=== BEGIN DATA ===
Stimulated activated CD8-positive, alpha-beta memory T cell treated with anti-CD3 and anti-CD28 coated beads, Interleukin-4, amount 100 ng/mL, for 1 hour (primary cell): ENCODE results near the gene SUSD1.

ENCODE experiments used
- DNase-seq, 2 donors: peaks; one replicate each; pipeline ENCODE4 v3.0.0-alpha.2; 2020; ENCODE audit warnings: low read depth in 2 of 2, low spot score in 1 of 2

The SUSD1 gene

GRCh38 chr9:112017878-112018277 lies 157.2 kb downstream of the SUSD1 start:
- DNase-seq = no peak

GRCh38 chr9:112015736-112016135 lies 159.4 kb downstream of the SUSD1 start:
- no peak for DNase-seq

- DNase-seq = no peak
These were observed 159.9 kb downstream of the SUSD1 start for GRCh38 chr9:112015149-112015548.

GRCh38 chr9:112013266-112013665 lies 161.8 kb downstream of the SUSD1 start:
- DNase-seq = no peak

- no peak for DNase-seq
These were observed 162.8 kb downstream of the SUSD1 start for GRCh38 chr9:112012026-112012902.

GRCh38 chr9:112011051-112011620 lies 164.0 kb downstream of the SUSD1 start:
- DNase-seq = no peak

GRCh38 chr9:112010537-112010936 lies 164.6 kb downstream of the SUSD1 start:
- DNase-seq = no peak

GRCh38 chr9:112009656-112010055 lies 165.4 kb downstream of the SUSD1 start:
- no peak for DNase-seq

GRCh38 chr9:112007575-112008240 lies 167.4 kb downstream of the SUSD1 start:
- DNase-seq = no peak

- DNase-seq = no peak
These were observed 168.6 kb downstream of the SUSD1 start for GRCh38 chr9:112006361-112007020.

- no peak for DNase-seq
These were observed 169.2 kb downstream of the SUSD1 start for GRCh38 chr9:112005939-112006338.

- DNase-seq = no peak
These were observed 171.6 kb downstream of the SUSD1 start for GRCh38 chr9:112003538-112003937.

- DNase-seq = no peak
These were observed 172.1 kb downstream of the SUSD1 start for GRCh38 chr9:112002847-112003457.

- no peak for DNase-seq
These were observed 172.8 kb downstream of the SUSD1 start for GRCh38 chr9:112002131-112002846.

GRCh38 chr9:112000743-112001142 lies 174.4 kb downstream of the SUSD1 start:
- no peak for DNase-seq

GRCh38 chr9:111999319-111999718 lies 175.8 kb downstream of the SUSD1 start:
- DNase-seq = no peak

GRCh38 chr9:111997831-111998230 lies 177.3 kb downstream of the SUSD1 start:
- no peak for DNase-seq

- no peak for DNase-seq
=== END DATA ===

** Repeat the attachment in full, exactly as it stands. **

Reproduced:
Stimulated activated CD8-positive, alpha-beta memory T cell treated with anti-CD3 and anti-CD28 coated beads, Interleukin-4, amount 100 ng/mL, for 1 hour (primary cell): ENCODE results near the gene SUSD1.

ENCODE experiments used
- DNase-seq, 2 donors: peaks; one replicate each; pipeline ENCODE4 v3.0.0-alpha.2; 2020; ENCODE audit warnings: low read depth in 2 of 2, low spot score in 1 of 2

The SUSD1 gene

GRCh38 chr9:112017878-112018277 lies 157.2 kb downstream of the SUSD1 start:
- DNase-seq = no peak

GRCh38 chr9:112015736-112016135 lies 159.4 kb downstream of the SUSD1 start:
- no peak for DNase-seq

- DNase-seq = no peak
These were observed 159.9 kb downstream of the SUSD1 start for GRCh38 chr9:112015149-112015548.

GRCh38 chr9:112013266-112013665 lies 161.8 kb downstream of the SUSD1 start:
- DNase-seq = no peak

- no peak for DNase-seq
These were observed 162.8 kb downstream of the SUSD1 start for GRCh38 chr9:112012026-112012902.

GRCh38 chr9:112011051-112011620 lies 164.0 kb downstream of the SUSD1 start:
- DNase-seq = no peak

GRCh38 chr9:112010537-112010936 lies 164.6 kb downstream of the SUSD1 start:
- DNase-seq = no peak

GRCh38 chr9:112009656-112010055 lies 165.4 kb downstream of the SUSD1 start:
- no peak for DNase-seq

GRCh38 chr9:112007575-112008240 lies 167.4 kb downstream of the SUSD1 start:
- DNase-seq = no peak

- DNase-seq = no peak
These were observed 168.6 kb downstream of the SUSD1 start for GRCh38 chr9:112006361-112007020.

- no peak for DNase-seq
These were observed 169.2 kb downstream of the SUSD1 start for GRCh38 chr9:112005939-112006338.

- DNase-seq = no peak
These were observed 171.6 kb downstream of the SUSD1 start for GRCh38 chr9:112003538-112003937.

- DNase-seq = no peak
These were observed 172.1 kb downstream of the SUSD1 start for GRCh38 chr9:112002847-112003457.

- no peak for DNase-seq
These were observed 172.8 kb downstream of the SUSD1 start for GRCh38 chr9:112002131-112002846.

GRCh38 chr9:112000743-112001142 lies 174.4 kb downstream of the SUSD1 start:
- no peak for DNase-seq

GRCh38 chr9:111999319-111999718 lies 175.8 kb downstream of the SUSD1 start:
- DNase-seq = no peak

GRCh38 chr9:111997831-111998230 lies 177.3 kb downstream of the SUSD1 start:
- no peak for DNase-seq

- no peak for DNase-seq